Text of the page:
Configuring DCBX Autonegotiation
Data Center Bridging Capability Exchange protocol (DCBX) discovers the data center bridging (DCB) capabilities of peers by exchanging feature configuration information. DCBX also detects feature misconfiguration and mismatches, and can configure DCB on peers. DCBX is an extension of the Link Layer Discovery Protocol (LLDP), and LLDP must remain enabled on every interface for which you want to use DCBX. If you attempt to enable DCBX on an interface on which LLDP is disabled, the configuration commit operation fails.
LLDP and DCBX are enabled by default on all interfaces.
The switch supports DCBX autonegotiation for:
Priority-based flow control (PFC) configuration
Layer 2 and Layer 4 applications such as Fibre Channel over Ethernet (FCoE) and Internet Small Computer System Interface (iSCSI)
Enhanced transmission selection (ETS) advertisement
DCBX autonegotiation is configured on a per-interface basis for each supported feature or application. The PFC and application DCBX exchanges use autonegotiation by default. The default autonegotiation behavior is:
DCBX is enabled on the interface if the connected peer device also supports DCBX.
DCBX is disabled on the interface if the connected peer device does not support DCBX.
You can override the default behavior for each feature by turning off autonegotiation to force an interface to enable or disable the feature.
Autonegotiation of ETS means that when ETS is enabled on an interface (priority groups are configured), the interface advertises its ETS configuration to the peer device. In this case, priorities (forwarding classes) that are not part of a priority group (forwarding class set) receive no bandwidth and are advertised in an automatically generated default forwarding class. If ETS is not enabled on an interface (no priority groups are configured), all of the priorities are advertised in one automatically generated default priority group that receives 100 percent of the port bandwidth.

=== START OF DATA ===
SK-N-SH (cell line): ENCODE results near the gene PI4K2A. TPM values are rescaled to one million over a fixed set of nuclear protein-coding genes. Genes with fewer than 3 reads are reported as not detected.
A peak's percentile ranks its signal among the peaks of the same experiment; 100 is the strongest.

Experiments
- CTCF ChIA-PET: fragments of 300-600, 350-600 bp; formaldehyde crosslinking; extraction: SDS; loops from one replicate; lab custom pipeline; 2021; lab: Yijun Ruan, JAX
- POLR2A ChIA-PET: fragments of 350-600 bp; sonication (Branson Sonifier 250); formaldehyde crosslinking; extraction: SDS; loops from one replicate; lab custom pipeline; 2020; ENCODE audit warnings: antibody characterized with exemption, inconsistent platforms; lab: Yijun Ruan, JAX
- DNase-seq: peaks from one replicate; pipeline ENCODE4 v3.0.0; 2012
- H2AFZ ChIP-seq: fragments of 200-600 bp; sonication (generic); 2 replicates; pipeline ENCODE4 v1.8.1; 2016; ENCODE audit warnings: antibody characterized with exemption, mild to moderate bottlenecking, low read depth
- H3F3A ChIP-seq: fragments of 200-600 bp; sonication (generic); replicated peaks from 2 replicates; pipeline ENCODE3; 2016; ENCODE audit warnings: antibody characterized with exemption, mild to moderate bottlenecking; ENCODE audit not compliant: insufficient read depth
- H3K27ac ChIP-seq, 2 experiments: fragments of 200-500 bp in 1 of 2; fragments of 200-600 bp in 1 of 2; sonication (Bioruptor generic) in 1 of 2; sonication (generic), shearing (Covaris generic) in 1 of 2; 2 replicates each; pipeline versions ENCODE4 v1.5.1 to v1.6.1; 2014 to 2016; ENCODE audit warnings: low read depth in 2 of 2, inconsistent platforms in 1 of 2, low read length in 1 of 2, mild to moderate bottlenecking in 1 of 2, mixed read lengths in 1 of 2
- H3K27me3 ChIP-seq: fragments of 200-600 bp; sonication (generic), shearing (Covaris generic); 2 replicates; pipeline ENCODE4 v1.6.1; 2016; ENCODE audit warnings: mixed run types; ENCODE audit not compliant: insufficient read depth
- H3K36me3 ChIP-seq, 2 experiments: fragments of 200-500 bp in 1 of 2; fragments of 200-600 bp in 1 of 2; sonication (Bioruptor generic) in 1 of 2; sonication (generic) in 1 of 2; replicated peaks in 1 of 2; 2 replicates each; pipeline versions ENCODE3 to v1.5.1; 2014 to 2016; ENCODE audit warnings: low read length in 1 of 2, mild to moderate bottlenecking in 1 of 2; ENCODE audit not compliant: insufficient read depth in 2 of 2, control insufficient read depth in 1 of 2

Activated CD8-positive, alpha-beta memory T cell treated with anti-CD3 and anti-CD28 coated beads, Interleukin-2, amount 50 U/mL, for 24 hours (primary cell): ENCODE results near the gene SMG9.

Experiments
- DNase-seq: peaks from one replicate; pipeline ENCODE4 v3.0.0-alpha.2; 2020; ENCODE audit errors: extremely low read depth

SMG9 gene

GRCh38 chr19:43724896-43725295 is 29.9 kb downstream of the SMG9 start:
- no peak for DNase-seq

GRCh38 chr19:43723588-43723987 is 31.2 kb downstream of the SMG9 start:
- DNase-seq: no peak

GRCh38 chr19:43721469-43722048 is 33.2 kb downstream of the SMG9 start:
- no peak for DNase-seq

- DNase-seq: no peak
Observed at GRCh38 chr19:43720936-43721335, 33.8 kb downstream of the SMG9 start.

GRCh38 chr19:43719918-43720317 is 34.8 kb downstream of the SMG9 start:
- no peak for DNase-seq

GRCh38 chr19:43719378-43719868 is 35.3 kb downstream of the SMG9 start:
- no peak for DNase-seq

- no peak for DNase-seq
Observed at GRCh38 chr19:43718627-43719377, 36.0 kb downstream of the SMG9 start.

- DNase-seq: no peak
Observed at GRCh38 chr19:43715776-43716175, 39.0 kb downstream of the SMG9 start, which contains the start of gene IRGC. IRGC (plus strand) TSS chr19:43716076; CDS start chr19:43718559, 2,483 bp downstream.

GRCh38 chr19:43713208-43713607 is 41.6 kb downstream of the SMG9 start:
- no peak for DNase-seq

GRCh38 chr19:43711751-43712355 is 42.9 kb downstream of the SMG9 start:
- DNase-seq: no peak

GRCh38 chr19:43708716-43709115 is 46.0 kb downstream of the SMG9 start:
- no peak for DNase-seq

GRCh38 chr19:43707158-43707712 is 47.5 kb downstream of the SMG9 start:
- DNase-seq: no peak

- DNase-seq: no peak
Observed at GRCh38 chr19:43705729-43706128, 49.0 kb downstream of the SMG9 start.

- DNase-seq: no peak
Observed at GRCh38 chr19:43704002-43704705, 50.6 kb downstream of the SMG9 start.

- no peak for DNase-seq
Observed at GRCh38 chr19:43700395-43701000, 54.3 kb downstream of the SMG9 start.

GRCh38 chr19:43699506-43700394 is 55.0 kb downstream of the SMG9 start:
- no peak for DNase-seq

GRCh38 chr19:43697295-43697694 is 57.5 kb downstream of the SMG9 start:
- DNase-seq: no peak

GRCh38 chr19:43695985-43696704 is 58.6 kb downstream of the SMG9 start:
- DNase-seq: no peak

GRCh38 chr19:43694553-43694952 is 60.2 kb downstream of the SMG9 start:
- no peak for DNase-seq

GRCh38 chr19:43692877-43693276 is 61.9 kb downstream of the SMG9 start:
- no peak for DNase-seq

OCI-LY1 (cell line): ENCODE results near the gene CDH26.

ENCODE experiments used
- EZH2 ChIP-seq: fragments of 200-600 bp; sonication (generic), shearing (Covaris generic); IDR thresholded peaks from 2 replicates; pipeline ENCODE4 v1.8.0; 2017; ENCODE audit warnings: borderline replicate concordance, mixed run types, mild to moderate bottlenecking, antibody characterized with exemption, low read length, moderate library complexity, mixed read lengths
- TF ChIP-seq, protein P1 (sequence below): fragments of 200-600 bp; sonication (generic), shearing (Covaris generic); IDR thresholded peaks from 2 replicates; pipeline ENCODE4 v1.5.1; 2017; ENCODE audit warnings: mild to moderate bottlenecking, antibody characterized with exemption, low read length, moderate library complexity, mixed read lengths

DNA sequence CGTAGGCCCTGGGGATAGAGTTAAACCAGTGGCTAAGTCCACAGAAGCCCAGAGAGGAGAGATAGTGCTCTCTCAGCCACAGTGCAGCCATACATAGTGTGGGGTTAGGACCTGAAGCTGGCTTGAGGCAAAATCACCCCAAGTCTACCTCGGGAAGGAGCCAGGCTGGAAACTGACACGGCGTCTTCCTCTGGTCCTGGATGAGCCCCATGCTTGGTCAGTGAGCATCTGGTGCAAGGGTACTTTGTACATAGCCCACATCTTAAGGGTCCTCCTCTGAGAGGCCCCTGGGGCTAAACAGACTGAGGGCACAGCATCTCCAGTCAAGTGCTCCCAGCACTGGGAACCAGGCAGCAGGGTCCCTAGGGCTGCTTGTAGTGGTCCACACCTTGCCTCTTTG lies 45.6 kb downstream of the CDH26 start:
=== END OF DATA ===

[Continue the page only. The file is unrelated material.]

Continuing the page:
Disabling ETS autonegotiation prevents the interface from sending the Recommendation TLV or the Configuration TLV to the connected peer.
On interfaces that use IEEE DCBX mode to exchange DCBX parameters, you can disable autonegotiation of the ETS Recommendation TLV to the peer if you want an asymmetric ETS configuration between the peers. DCBX still exchanges the ETS Configuration TLV if you disable the ETS Recommendation TLV.
Autonegotiation of PFC means that when PFC is enabled on an interface, if the peer device connected to the interface supports PFC and is provisioned compatibly with the switch, DCBX sets the PFC operational state to enabled. If the peer device connected to the interface does not support PFC or is not provisioned compatibly with the switch, DCBX sets the operational state to disabled.
In addition, if the peer advertises that it is “willing” to learn its PFC configuration from the switch, DCBX pushes the switch’s PFC configuration to the peer and does not check the peer’s administrative state. The switch does not learn PFC configuration from peers (the switch does not advertise its state as “willing”).